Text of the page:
Would you like to get insight into both sides of the therapeutic couch? If so, Where To Talk highly recommends two books to anyone interested in gaining insight into psychotherapy.

These are, ‘Tales of Unknowing’ and ‘Love’s Executioner’. I was lucky enough to be a student of Ernesto Spinelli who wrote ‘Tales of Unknowing’ while the writer, Irvin Yalom of ‘Love’s Executioner’ is an eminent  and distinguished psychotherapist. Both authors write about their personal experiences and from an existential approach to life.

These tales show how the therapist learns as much from the therapeutic encounter as the client.

 

Loves Executioner by Irvin Yalom

In these 10 eloquent, engaging tales of personal transformation, each client comes face to face with ‘existential’ problems such as the inevitability of death or the need to give one’s life meaning.

Yalom presents an excellent account of how psychotherapy might unfold for both patient and clinician.

He illuminates some of the fundamental challenges associated with providing therapy and pulls no punches when providing introspective accounts of his own vulnerability. After all, the therapist is also dealing with existence pain just as much as the patient and resonates with Yalom’s motto, ‘It’s the relationship that heals’.

Yalom offers penetrating insight that apply to each of us who is caught, inescapably and firmly, in the grips of the human condition.

 

Tales of Unknowing by Ernesto Spinelli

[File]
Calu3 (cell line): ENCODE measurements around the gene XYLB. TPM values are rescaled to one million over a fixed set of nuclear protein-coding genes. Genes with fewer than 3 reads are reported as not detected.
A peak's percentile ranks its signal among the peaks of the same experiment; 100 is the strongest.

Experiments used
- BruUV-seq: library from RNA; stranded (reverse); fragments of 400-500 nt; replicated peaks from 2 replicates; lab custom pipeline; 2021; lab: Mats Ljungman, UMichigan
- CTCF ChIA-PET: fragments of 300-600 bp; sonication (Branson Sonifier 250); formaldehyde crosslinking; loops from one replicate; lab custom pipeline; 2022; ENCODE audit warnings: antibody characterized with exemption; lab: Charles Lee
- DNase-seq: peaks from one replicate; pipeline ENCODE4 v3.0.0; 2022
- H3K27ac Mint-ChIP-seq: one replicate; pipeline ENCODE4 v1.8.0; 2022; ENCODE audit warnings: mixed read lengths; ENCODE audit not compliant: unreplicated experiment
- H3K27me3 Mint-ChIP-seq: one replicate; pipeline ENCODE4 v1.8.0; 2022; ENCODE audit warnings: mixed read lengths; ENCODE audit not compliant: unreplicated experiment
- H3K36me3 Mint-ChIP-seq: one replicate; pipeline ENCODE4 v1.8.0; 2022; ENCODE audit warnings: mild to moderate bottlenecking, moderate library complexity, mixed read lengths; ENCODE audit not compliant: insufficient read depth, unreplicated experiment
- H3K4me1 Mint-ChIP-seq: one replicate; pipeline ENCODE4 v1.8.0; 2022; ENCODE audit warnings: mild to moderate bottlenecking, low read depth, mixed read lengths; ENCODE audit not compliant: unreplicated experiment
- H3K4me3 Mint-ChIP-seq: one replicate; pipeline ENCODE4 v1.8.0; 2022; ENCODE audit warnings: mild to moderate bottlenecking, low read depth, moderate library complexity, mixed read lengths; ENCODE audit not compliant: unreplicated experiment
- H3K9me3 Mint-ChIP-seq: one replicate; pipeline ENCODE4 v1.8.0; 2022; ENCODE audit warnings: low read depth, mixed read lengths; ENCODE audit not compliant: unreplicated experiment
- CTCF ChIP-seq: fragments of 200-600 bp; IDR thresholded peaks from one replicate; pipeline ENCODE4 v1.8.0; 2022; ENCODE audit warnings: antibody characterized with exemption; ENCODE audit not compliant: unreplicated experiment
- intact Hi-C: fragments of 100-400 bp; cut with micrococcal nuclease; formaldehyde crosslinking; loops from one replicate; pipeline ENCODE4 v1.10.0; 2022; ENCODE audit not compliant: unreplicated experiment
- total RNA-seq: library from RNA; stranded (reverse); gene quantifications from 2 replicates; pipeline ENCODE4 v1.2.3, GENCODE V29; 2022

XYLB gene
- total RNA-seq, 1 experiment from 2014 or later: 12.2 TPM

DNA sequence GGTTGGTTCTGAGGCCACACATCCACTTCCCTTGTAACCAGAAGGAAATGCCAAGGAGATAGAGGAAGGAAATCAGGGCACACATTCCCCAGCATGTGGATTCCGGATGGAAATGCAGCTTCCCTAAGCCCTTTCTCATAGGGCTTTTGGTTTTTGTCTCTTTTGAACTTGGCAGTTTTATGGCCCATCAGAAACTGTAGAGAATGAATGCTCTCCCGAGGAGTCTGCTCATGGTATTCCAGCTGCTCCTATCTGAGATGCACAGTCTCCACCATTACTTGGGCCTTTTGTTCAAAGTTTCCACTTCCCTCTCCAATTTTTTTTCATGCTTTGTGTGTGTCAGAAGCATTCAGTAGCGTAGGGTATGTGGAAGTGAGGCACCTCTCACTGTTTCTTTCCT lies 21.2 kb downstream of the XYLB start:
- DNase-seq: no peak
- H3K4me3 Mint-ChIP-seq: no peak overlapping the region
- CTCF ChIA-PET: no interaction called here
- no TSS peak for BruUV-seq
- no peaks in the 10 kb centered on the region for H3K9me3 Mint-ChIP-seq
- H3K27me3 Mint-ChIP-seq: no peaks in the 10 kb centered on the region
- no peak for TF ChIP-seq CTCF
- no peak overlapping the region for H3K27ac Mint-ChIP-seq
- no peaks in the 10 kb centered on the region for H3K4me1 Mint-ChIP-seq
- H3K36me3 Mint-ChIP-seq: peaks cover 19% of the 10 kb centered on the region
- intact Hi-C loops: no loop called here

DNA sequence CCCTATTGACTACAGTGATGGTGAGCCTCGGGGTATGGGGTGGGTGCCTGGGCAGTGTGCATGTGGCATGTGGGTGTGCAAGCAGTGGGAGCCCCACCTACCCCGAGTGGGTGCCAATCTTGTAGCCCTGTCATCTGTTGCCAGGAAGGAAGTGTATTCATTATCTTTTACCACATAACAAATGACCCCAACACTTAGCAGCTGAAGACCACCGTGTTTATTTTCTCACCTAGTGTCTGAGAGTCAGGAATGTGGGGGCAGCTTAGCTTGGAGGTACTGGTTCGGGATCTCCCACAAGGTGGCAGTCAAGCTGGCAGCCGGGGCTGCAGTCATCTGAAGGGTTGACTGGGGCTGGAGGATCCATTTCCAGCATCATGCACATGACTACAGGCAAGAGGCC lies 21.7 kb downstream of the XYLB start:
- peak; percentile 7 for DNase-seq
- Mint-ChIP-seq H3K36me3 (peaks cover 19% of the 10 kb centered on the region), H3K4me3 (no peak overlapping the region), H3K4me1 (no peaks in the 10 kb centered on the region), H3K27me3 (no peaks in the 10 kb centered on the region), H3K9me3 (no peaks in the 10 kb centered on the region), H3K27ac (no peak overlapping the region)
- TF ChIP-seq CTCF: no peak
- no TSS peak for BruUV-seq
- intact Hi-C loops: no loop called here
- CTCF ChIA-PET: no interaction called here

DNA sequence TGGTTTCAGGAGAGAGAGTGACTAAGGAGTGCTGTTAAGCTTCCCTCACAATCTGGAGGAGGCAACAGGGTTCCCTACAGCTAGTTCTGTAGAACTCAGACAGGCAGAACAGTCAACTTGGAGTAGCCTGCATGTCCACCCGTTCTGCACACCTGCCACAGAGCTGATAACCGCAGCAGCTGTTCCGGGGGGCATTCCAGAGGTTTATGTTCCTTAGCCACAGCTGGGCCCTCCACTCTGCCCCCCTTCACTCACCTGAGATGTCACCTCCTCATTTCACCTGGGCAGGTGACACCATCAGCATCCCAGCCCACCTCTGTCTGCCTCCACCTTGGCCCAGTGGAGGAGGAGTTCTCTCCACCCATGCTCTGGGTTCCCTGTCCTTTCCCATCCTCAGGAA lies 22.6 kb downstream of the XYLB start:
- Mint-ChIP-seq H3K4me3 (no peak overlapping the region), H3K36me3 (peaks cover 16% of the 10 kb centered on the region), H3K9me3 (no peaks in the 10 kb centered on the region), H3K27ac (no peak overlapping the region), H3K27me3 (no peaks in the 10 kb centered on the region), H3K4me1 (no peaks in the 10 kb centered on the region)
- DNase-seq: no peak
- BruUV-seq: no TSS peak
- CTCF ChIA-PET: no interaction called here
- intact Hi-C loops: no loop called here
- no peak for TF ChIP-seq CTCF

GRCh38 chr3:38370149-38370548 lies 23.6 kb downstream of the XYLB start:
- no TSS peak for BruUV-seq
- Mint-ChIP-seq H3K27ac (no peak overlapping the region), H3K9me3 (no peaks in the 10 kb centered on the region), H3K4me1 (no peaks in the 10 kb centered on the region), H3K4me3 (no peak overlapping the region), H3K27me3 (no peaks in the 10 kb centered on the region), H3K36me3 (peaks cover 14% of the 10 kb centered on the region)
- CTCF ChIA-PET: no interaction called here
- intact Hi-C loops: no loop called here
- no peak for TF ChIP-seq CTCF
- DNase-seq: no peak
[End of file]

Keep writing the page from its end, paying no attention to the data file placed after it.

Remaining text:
Spinelli’s book is organized around eight case studies. Successfully conveyed in these patient narratives is the essentially relational nature of the existential approach.

Spinelli’s existential approach has important implications for the relationship between therapist and client. Since the therapist brings his own self-construct to the encounter, he cannot be a detached critical observer. Thus for both client and therapist alike,

Spinelli advocates an openness to what he describes as un-knowing. Un-knowing refers to the attempt to remain open to the various ways of conceiving the self-world, self-other relationship.

What is refreshing about Spinelli’s use of case studies is that they do not interpret but describe the client’s way-of-being as one picture among others with not only its own limitations, but also its own possibilities.

As such, the quotation from Beckett’s Worstward Ho! with which Spinelli concludes his prologue may serve as an epigraph for the whole of his therapeutic enterprise:

“Ever tried. Ever failed. No matter. Try again. Fail again. Fail better”.